The importance of the 'pale blue dot'

The Prime Minister Boris Johnson (left) and Sir David Attenborough at the launch of the next COP26 U

Boris Johnson and Sir David Attenborough at the launch of COP26 - Credit: PA

We have probably all seen the ‘pale blue dot’ image of earth viewed from space. Its awesome beauty captures the importance of COP26.

In 1994 Humanist and scientist Carl Sagan famously wrote,

“Our posturings, our imagined self-importance, the delusion we have some privileged position in the Universe, are challenged by this point of pale light. Our planet is a lonely speck in the great enveloping cosmic dark… In all this vastness, there is no hint that help will come from elsewhere to save us from ourselves.”

Being able to eye our planet from afar is an amazing and relatively recent scientific achievement.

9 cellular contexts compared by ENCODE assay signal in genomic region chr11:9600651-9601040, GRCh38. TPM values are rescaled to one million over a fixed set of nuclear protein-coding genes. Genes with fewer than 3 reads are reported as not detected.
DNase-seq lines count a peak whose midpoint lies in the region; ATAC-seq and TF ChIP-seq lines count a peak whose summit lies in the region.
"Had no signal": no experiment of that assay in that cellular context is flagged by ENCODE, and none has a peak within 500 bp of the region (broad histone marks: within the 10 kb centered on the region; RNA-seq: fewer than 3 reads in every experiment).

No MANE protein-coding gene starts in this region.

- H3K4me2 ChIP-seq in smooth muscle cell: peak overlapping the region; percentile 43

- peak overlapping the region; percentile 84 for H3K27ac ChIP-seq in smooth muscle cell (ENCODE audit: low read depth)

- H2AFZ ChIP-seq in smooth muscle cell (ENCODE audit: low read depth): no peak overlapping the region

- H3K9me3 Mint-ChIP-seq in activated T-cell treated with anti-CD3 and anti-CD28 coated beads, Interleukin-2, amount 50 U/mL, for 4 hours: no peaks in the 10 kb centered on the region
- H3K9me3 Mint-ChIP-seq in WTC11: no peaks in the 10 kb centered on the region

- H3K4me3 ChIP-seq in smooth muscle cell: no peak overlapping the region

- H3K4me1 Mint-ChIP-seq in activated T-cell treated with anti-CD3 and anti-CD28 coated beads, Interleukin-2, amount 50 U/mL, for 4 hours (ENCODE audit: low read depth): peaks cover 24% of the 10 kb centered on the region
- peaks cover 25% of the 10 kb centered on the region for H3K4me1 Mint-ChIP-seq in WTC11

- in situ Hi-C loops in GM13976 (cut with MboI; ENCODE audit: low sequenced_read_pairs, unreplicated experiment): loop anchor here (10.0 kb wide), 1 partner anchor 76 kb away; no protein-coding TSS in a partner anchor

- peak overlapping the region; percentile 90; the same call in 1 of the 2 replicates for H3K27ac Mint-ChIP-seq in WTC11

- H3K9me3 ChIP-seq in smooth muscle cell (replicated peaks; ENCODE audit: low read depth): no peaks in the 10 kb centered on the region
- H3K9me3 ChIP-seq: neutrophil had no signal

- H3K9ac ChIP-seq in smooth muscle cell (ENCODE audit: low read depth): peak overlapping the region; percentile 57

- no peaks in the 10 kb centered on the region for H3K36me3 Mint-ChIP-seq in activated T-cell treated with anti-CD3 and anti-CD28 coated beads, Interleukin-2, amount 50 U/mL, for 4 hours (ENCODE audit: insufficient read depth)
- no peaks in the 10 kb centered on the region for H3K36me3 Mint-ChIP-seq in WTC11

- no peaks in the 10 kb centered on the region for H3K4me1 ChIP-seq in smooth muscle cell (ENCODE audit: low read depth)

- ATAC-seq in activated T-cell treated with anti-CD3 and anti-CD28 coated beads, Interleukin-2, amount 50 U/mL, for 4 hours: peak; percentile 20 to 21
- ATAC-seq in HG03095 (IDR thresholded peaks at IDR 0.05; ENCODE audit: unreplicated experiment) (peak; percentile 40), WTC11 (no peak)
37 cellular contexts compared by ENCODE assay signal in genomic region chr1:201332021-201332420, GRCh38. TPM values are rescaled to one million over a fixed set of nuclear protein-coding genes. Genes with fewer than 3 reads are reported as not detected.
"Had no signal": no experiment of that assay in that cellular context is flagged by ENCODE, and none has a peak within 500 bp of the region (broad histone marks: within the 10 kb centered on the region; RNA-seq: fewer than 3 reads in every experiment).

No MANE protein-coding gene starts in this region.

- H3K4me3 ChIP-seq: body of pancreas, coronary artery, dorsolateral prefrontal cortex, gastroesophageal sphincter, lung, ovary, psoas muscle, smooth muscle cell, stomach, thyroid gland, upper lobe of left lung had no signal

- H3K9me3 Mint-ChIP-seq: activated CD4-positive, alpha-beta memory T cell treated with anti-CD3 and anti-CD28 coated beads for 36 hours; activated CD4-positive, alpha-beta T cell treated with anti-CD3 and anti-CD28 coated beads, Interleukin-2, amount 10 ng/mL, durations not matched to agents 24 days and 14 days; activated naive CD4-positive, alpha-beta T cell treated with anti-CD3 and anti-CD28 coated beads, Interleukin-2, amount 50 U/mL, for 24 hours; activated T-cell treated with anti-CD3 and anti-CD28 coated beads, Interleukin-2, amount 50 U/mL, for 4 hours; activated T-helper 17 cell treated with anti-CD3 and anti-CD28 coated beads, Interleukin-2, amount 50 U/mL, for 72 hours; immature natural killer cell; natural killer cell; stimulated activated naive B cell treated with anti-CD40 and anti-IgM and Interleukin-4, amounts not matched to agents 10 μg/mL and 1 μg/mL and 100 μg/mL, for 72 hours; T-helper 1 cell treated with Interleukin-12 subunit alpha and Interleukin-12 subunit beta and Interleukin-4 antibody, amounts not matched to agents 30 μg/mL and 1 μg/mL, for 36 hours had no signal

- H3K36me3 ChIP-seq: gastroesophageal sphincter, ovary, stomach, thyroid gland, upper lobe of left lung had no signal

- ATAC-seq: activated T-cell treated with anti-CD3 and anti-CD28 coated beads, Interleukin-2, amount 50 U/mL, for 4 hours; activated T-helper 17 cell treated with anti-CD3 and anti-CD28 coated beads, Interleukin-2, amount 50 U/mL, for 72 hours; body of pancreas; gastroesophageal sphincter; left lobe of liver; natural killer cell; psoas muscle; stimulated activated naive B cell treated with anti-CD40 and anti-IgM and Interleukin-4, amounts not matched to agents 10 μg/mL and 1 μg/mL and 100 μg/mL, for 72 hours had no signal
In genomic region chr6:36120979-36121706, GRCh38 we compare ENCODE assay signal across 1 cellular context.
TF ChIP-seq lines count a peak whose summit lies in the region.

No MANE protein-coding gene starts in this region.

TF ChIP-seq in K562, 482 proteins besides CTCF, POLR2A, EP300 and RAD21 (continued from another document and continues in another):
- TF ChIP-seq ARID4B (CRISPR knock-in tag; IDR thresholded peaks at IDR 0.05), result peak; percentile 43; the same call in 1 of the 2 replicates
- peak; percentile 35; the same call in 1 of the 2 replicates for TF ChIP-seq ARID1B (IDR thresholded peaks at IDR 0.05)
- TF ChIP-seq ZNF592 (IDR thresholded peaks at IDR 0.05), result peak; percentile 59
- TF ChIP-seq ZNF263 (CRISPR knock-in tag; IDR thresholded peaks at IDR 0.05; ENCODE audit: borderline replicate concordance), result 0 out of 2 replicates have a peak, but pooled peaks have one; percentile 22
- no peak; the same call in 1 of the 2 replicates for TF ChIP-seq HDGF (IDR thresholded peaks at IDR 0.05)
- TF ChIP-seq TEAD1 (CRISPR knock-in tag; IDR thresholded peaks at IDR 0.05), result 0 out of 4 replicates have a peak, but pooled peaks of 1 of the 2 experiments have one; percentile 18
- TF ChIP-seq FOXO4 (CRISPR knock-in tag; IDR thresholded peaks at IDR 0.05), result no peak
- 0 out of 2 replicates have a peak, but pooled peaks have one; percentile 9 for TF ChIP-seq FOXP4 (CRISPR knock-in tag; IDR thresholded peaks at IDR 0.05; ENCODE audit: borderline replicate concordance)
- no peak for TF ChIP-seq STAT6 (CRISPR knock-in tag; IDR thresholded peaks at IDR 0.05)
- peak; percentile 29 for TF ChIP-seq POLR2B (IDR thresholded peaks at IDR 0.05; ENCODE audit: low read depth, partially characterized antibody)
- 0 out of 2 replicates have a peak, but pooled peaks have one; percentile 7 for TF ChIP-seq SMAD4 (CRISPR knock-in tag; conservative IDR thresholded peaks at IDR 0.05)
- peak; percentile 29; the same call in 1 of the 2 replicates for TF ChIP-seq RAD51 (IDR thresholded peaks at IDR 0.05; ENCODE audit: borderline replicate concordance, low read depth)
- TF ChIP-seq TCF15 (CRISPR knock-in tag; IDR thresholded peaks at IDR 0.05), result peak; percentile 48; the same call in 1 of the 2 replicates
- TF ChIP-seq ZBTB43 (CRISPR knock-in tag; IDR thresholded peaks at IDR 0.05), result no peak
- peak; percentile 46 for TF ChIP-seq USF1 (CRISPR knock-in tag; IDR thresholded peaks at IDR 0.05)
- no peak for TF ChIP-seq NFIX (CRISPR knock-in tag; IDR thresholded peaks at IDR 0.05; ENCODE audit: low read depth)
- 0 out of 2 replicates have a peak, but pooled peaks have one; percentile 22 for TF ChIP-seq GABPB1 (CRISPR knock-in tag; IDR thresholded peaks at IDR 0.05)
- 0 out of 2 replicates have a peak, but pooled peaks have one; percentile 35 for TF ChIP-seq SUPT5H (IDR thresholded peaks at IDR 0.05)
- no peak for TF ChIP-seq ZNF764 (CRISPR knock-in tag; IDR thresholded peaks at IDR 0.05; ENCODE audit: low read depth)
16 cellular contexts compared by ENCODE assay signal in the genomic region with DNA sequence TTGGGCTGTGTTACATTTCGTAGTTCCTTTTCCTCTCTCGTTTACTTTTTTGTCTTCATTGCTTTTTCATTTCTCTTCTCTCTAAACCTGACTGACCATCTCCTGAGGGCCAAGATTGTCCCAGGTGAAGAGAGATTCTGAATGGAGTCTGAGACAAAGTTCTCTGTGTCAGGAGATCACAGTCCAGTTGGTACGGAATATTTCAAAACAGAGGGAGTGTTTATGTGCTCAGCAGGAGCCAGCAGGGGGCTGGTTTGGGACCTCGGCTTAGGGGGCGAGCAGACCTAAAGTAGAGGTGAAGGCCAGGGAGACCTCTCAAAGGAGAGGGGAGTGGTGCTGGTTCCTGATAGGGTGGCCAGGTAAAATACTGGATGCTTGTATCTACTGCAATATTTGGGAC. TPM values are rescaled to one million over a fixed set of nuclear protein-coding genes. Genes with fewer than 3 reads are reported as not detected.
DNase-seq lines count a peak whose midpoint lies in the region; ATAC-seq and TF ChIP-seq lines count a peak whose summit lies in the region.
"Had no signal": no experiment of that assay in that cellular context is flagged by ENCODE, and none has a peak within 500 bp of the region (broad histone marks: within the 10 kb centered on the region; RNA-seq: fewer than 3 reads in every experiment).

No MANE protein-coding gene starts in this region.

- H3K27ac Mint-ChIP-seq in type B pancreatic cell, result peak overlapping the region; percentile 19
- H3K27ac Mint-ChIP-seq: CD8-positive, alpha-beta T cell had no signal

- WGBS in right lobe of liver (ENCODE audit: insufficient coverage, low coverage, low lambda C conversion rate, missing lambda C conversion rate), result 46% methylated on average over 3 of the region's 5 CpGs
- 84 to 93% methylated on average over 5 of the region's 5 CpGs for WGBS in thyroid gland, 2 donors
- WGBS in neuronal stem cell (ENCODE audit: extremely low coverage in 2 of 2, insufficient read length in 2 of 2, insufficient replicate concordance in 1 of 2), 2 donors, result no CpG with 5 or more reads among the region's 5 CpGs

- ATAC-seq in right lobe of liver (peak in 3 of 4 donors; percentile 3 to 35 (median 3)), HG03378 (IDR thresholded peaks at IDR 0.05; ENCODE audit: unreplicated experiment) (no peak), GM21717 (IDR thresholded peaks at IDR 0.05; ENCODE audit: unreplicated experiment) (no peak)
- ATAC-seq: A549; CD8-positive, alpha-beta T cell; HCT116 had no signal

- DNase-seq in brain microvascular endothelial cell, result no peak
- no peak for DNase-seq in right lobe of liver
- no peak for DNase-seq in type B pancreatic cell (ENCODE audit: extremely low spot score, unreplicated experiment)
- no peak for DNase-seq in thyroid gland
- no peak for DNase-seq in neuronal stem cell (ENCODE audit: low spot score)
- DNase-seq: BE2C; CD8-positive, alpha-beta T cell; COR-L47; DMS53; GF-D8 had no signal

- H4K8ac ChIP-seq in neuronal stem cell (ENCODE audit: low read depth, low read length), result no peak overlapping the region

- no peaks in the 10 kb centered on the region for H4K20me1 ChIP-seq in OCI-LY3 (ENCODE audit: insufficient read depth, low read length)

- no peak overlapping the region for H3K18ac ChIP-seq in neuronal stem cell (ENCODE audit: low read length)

Science also now tells us there have been several mass extinctions, not just the dinosaurs, and that due to human activity we are teetering on the brink of another.


There is a gulf between this frightening and very real prospect and the level of government investment in, say insulation and renewables. Extinction is forever.

Paul Kaufman believes respect for human rights and the rule of law is about fairness and dignity for everyone.

Paul Kaufman says leading by example is one of the best levers in tackling climate change - Credit: Archant

The stakes are too high to risk doing too little. Individual behaviour has its place, but only governments can achieve essential structural changes.

Other countries not doing enough doesn’t justify us not doing the most we can. Leading by example is one of the best levers for bringing others with us.

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We could, and our output since the first industrial revolution means we should, be doing so much more.

As Sagan concluded, the image,

“underscores our responsibility ….. to preserve and cherish the pale blue dot, the only home we've ever had.”

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